Eating one meal a day is a practice that many people swear by to lose weight and improve overall health. The one-meal-per-day diet is also referred to as OMAD.
Although the content and timing of the meal will vary based on personal preference, people following an OMAD diet typically restrict their calorie intake to a single meal or a short window of time.
The potential health benefits of OMAD are primarily related to fasting — restricting calorie intake during a set time period — and calorie restriction in general.
There are many types of intermittent fasting practices and multiple ways to implement OMAD.
Examples include having just one meal and fasting for the rest of the day or having one meal and eating limited amounts of food during fasting periods.
This type of diet creates a calorie deficit, which can lead to weight loss.
However, compared to other fasting regimens, such as the 16/8 method, which involves 8-hour eating windows and 16-hour fasting windows, eating just one meal per day is one of the most extreme methods of intermittent fasting.
A few popular diets encourage eating one meal per day. For example, when following the Warrior Diet, a person eats a single meal a day, cycling between long periods of fasting with short periods of energy consumption.
Most people following OMAD choose to only consume dinner, although others choose breakfast or lunch as their one meal. Some versions of this eating pattern allow a snack or two in addition to the one meal.
However, some OMAD enthusiasts don’t consume anything containing calories during their fasting window and only consume calories during their chosen meal, which typically lasts an hour or so.
In order to lose weight, you must create an energy deficit.
You can do this by either increasing the number of calories you burn or reducing your calorie intake. Calorie restriction, no matter how you achieve it, will lead to fat loss.
People using the OMAD method are likely to lose weight simply because they’re taking in fewer overall calories than they normally would during a regular pattern of eating.
For example, a study in healthy adults found that restricting calorie intake to a 4-hour time period in the evening led to significantly greater body fat loss than when eating three separate meals throughout the day (
Research has also shown that intermittent fasting, including extended fasting periods like OMAD, is likely to result in weight loss.
However, it doesn’t seem to be any more effective than traditional methods of calorie restriction, such as reducing calorie intake at each meal (
An analysis that included 50,660 people showed that those who consumed 1 or 2 meals per day had a yearly reduction in body mass index (BMI) compared to those who consumed 3 meals per day.
The study also showed that an overnight fast of 18 or more hours was associated with decreased body weight, compared to shorter fasting windows (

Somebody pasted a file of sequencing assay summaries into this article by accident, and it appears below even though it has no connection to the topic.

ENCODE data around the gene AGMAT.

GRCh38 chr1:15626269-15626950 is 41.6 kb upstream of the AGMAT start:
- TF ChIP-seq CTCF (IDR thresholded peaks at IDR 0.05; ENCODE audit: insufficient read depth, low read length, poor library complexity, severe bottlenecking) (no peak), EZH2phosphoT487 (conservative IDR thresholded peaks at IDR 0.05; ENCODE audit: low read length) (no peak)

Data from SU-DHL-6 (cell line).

However, these weight loss benefits are related to intermittent fasting in general, and not just the OMAD.
Plus, extreme methods of fasting, such as OMAD, may have side effects that people need to consider, such as increased hunger and problematic metabolic changes (
In addition to weight loss, research has linked fasting to a number of other health benefits. For example, fasting may help reduce blood sugar and certain heart disease risk factors, including LDL “bad” cholesterol (
However, although these potential benefits are promising, it’s important to note that these benefits are associated with fasting in general and not OMAD specifically.
Although research has associated fasting and calorie restriction with a variety of health benefits, some evidence suggests that restricting too much — which can include only consuming one meal a day — may do more harm than good.
For example, studies suggest that this extreme restriction may lead to increased total and LDL “bad” cholesterol and higher blood pressure levels compared to normal eating patterns or less extreme fasting methods (
Other studies have shown that eating one meal per day may increase fasting blood sugar levels, delay the body’s response to insulin, and increase levels of the appetite-stimulating hormone ghrelin, compared to eating 3 meals per day.
This can lead to extreme hunger (
In addition to these potential adverse effects, eating one meal a day can lead to symptoms including (
The OMAD diet is also not appropriate for many groups of people, including those who are pregnant or breastfeeding, children and teens, older adults, and people with eating disorders.
Limiting intake to one meal per day can also lead to disordered eating tendencies, impact a person’s social life, and be extremely difficult for most people to stick to.
What’s more, it can be very difficult to take in enough nutrients in one meal. This can lead to nutrient deficiencies, which can negatively affect your health and can lead to serious risks.
Lastly, some people following the OMAD dietary pattern will binge on highly processed, calorie-dense foods, like fast food, pizza, doughnuts, and ice cream, during their one meal.